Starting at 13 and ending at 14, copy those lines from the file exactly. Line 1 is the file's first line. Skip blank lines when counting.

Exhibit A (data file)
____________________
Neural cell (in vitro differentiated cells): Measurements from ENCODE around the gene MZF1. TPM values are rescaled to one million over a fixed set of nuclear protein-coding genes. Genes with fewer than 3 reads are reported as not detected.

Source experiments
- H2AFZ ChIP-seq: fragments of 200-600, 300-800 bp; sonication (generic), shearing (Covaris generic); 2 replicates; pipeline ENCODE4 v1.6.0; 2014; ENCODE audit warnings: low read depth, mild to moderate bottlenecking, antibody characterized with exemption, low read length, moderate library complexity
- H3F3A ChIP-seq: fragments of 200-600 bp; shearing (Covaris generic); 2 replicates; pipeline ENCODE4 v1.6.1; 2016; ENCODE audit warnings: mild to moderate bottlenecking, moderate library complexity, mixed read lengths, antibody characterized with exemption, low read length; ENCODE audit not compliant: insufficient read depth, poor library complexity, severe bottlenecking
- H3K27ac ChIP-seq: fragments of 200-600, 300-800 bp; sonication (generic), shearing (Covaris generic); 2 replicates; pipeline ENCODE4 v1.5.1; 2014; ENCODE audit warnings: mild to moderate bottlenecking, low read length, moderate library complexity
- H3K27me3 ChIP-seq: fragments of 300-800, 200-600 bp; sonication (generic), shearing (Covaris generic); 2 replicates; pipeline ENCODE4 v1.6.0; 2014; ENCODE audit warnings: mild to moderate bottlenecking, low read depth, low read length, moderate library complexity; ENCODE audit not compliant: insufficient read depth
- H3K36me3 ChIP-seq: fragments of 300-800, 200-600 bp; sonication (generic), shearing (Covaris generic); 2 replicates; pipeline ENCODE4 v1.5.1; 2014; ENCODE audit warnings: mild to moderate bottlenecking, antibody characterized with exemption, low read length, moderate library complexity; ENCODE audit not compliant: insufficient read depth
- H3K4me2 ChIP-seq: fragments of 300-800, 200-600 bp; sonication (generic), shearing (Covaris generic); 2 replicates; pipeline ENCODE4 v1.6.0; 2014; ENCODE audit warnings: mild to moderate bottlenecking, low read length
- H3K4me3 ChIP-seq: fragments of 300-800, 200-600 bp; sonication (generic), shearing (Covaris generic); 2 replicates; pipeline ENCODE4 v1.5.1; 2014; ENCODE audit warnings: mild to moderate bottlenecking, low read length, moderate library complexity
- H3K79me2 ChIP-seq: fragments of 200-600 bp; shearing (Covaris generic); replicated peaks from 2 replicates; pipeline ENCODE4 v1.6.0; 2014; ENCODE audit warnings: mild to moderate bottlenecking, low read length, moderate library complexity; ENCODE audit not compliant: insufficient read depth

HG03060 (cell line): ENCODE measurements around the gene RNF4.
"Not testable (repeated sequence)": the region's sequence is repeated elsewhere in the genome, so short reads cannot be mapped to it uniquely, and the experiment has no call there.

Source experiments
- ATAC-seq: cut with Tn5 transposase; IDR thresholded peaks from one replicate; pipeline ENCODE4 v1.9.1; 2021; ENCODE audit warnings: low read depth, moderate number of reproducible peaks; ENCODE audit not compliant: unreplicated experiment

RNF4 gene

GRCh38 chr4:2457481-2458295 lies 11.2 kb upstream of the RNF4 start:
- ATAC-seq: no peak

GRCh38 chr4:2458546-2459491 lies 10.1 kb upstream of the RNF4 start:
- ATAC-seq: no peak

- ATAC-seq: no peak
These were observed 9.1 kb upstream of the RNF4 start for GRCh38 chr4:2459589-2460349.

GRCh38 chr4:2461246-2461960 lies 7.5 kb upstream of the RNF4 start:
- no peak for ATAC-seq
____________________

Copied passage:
Source experiments
- ATAC-seq: cut with Tn5 transposase; IDR thresholded peaks from one replicate; pipeline ENCODE4 v1.9.1; 2021; ENCODE audit warnings: low read depth, moderate number of reproducible peaks; ENCODE audit not compliant: unreplicated experiment